|The Very Highest Quality Diamond Information...|
The most usual reason for a diamond cutter to fashion a fancy shape rather than a circular one, is to retain the maximum weight. If the cutter owns a rough stone which will retain much more weight as a marquise shape than as a round, only then he is likely to choose the marquise shape. We have already stated that marquise shapes are not as brilliant as round diamonds of the same quality. We would advise all our viewers to read our round brilliant cut page first, and perhaps some of our other pages about cut and proportion. Even the best proportioned marquise shape will not be quite as sparkly as the best round brilliant. Logically and mathematically, a non-round diamond cannot be perfectly proportioned. Badly proportioned marquises will look worse than a correspondingly badly proportioned round stone.
Bow Tie Effect
Marquise diamonds often suffer from the "bow-tie" effect, as do pear and oval shapes to some extent. Although diamond cutters try hard to avoid or minimise this effect, it is almost impossible to avoid completely. It manifests itself as a dark area across the middle of the width of the diamond which looks just like a black or darkly coloured bow tie, hence the name. As it happens, the marquise shaped diamond shown on this page is pretty well proportioned, and the bow tie effect cannot be seen very clearly. We will try to find a better example, or should that be a worse example?
Needless to say, when acquiring a marquise shape diamond, if you have a choice, try to find one without too much of a bow tie.
The price per carat of fancy shaped diamonds is almost always less than the price for similar quality round brilliant cuts, although some jewellers will try to charge more if they can get away with it! In fairness, though we should add that because of the greater variability of marquise shapes compared with rounds, it is more difficult to sort and source matching pairs, sets or "layouts" of marquise shapes. This sorting is more labour intensive, and does add to the cost of the diamonds. It still remains true that larger, better quality individual marquise shaped diamonds should normally cost about 10 to 20% below the cost of equivalent quality round brilliants.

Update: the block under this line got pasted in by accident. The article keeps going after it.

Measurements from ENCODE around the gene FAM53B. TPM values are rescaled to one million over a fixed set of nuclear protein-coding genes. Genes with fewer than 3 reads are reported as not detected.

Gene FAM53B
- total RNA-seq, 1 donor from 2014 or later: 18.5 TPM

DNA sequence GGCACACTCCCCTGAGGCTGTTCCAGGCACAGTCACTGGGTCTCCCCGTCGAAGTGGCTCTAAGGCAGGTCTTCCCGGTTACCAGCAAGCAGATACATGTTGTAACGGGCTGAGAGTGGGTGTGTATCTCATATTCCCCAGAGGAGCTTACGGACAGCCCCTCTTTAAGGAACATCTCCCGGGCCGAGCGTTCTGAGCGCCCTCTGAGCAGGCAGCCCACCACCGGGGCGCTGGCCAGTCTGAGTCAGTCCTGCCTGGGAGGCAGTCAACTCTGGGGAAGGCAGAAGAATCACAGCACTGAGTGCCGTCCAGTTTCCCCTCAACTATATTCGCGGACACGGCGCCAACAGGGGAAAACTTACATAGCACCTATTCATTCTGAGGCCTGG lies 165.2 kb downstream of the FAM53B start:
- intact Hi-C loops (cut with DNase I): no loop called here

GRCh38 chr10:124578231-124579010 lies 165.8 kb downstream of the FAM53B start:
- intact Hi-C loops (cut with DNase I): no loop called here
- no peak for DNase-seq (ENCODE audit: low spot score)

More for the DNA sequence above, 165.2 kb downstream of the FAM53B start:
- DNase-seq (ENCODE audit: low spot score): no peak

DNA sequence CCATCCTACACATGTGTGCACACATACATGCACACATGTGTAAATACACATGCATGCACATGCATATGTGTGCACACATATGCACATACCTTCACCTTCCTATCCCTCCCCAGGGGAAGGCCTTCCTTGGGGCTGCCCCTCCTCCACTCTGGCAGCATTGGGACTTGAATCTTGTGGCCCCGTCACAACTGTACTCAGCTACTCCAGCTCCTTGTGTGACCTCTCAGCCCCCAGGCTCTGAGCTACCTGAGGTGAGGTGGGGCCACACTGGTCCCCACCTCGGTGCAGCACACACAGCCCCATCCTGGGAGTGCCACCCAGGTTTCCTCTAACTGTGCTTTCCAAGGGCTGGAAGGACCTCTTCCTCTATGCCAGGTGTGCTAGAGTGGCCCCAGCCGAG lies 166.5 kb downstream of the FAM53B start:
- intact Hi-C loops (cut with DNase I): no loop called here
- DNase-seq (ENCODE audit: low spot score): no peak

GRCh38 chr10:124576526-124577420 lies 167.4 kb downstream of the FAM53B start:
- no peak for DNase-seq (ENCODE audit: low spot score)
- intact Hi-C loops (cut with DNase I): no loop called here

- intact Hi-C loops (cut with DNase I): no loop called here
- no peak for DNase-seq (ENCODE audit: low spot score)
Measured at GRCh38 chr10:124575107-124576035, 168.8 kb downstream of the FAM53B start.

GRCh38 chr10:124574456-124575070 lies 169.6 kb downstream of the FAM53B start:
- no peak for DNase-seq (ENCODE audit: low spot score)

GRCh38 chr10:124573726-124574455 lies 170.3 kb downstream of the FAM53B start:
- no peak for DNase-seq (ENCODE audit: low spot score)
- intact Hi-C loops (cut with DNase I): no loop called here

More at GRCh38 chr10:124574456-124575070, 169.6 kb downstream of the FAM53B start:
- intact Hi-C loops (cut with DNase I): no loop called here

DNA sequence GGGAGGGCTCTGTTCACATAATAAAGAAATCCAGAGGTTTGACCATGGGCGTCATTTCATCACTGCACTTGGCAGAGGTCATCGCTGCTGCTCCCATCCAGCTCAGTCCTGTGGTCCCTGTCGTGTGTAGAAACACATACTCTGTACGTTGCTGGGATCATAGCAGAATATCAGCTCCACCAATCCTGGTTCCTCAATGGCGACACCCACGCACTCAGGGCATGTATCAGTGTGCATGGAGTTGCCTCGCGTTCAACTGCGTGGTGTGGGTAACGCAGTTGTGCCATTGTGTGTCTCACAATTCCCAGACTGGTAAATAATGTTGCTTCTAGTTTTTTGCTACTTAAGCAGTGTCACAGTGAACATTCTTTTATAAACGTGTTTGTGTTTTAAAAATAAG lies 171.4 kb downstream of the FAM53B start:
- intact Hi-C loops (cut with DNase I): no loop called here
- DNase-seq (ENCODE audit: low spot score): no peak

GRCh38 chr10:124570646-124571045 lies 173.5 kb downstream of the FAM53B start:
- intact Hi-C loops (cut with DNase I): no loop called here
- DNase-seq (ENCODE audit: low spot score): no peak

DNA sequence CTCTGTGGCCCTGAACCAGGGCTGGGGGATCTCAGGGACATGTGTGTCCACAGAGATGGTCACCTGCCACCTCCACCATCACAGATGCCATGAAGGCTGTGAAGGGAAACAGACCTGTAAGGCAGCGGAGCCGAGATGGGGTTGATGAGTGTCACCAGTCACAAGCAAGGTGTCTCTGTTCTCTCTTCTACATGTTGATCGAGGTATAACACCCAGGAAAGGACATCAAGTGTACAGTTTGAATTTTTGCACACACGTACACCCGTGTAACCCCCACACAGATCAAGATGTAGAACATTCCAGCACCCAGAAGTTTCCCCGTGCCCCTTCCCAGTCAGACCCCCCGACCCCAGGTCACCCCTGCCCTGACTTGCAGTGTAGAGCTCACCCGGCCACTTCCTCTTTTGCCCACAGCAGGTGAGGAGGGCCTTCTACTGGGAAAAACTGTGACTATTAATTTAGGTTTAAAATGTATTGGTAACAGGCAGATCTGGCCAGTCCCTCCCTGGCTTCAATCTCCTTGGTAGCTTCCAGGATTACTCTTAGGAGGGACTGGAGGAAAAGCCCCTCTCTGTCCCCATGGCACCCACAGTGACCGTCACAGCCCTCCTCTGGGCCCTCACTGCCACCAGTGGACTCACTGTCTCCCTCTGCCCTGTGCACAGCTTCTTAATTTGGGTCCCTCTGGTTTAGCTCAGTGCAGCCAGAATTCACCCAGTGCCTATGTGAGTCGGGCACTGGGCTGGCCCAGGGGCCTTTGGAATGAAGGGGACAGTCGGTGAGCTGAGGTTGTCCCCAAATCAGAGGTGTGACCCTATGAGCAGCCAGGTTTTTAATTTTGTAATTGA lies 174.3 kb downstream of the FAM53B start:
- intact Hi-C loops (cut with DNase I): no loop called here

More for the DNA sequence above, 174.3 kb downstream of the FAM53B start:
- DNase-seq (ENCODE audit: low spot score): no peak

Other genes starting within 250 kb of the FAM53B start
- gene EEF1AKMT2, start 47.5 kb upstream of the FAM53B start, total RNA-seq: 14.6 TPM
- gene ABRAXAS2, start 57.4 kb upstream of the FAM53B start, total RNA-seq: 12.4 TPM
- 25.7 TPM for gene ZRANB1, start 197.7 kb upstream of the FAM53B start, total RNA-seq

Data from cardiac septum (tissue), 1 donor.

If your favourite shape of diamond is a marquise shape, please don't allow our comments to deter you from your dream diamond, we are simply trying to make you aware of the differences. Also the marquise shaped outline can look better than a circular one in items such as pendants and drop ear-rings. Another good use for marquise shapes is as shoulder stones for a major centre stone, or in a cluster around a larger diamond.
What No Vanilla?
When we came to create this page, our best marquise shape diamond photograph was of an intense yellow coloured diamond, as you can see. We will try to add a white (colourless) marquise shape diamond image when we get time.
You cannot help but notice that our photograph is of a fancy yellow diamond. Because the primary attraction is its startling and unusual colour, rather than its brilliance, the fact that it is marquise shaped may have enhanced rather than detracted from its beauty. Similar considerations would apply to most fancy coloured diamonds.
Illiterate Jewellers & Poor Spellers
You would think that those in the jewellery industry would learn the correct spelling of words such as marquise, wouldn't you? While we realise that typo's will always occur, it continues to astound us that so many manage to mis-spell this word as marquis. A marquis is "a nobleman ranking below a duke and above an earl or a count".
Searching Google for the term "marquise diamonds" and "marquis diamonds" found 48,000 results for the correct version, and 12,700 for the incorrect. Over 20% of web authors showing their expertise in web pages cannot spell marquise correctly. We suggest you avoid buying a marquise diamond from somebody who is so inexpert that he cannot even spell the word properly.
More About Cut & Shape of Diamonds
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